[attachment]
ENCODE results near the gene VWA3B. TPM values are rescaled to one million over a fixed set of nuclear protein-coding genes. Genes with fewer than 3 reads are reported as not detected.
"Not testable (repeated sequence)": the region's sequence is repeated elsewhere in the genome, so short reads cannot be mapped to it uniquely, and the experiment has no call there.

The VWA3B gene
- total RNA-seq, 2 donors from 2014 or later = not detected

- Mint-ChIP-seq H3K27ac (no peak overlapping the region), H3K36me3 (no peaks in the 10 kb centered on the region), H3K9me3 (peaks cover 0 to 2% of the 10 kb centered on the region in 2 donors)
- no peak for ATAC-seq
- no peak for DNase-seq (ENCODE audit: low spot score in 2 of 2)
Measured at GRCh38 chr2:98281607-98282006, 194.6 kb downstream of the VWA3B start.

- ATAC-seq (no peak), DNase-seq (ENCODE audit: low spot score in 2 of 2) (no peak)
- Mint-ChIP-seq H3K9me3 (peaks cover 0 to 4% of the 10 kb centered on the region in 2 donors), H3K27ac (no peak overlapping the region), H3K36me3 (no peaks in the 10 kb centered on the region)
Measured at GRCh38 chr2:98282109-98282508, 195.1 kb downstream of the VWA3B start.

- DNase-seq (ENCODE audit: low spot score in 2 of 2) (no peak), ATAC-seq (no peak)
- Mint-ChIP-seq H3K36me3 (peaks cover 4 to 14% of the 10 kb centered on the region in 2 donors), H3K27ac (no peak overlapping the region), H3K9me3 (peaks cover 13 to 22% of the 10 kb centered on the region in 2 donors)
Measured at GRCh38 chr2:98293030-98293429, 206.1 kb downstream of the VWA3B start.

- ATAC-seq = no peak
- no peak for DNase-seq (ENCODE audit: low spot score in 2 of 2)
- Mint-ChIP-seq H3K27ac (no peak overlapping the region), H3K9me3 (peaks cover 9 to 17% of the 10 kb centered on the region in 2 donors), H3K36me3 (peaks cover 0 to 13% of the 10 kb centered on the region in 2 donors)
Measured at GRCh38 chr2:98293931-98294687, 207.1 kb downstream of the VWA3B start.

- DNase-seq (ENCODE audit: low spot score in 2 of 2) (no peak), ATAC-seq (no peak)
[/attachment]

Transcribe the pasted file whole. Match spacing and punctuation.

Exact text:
ENCODE results near the gene VWA3B. TPM values are rescaled to one million over a fixed set of nuclear protein-coding genes. Genes with fewer than 3 reads are reported as not detected.
"Not testable (repeated sequence)": the region's sequence is repeated elsewhere in the genome, so short reads cannot be mapped to it uniquely, and the experiment has no call there.

The VWA3B gene
- total RNA-seq, 2 donors from 2014 or later = not detected

- Mint-ChIP-seq H3K27ac (no peak overlapping the region), H3K36me3 (no peaks in the 10 kb centered on the region), H3K9me3 (peaks cover 0 to 2% of the 10 kb centered on the region in 2 donors)
- no peak for ATAC-seq
- no peak for DNase-seq (ENCODE audit: low spot score in 2 of 2)
Measured at GRCh38 chr2:98281607-98282006, 194.6 kb downstream of the VWA3B start.

- ATAC-seq (no peak), DNase-seq (ENCODE audit: low spot score in 2 of 2) (no peak)
- Mint-ChIP-seq H3K9me3 (peaks cover 0 to 4% of the 10 kb centered on the region in 2 donors), H3K27ac (no peak overlapping the region), H3K36me3 (no peaks in the 10 kb centered on the region)
Measured at GRCh38 chr2:98282109-98282508, 195.1 kb downstream of the VWA3B start.

- DNase-seq (ENCODE audit: low spot score in 2 of 2) (no peak), ATAC-seq (no peak)
- Mint-ChIP-seq H3K36me3 (peaks cover 4 to 14% of the 10 kb centered on the region in 2 donors), H3K27ac (no peak overlapping the region), H3K9me3 (peaks cover 13 to 22% of the 10 kb centered on the region in 2 donors)
Measured at GRCh38 chr2:98293030-98293429, 206.1 kb downstream of the VWA3B start.

- ATAC-seq = no peak
- no peak for DNase-seq (ENCODE audit: low spot score in 2 of 2)
- Mint-ChIP-seq H3K27ac (no peak overlapping the region), H3K9me3 (peaks cover 9 to 17% of the 10 kb centered on the region in 2 donors), H3K36me3 (peaks cover 0 to 13% of the 10 kb centered on the region in 2 donors)
Measured at GRCh38 chr2:98293931-98294687, 207.1 kb downstream of the VWA3B start.

- DNase-seq (ENCODE audit: low spot score in 2 of 2) (no peak), ATAC-seq (no peak)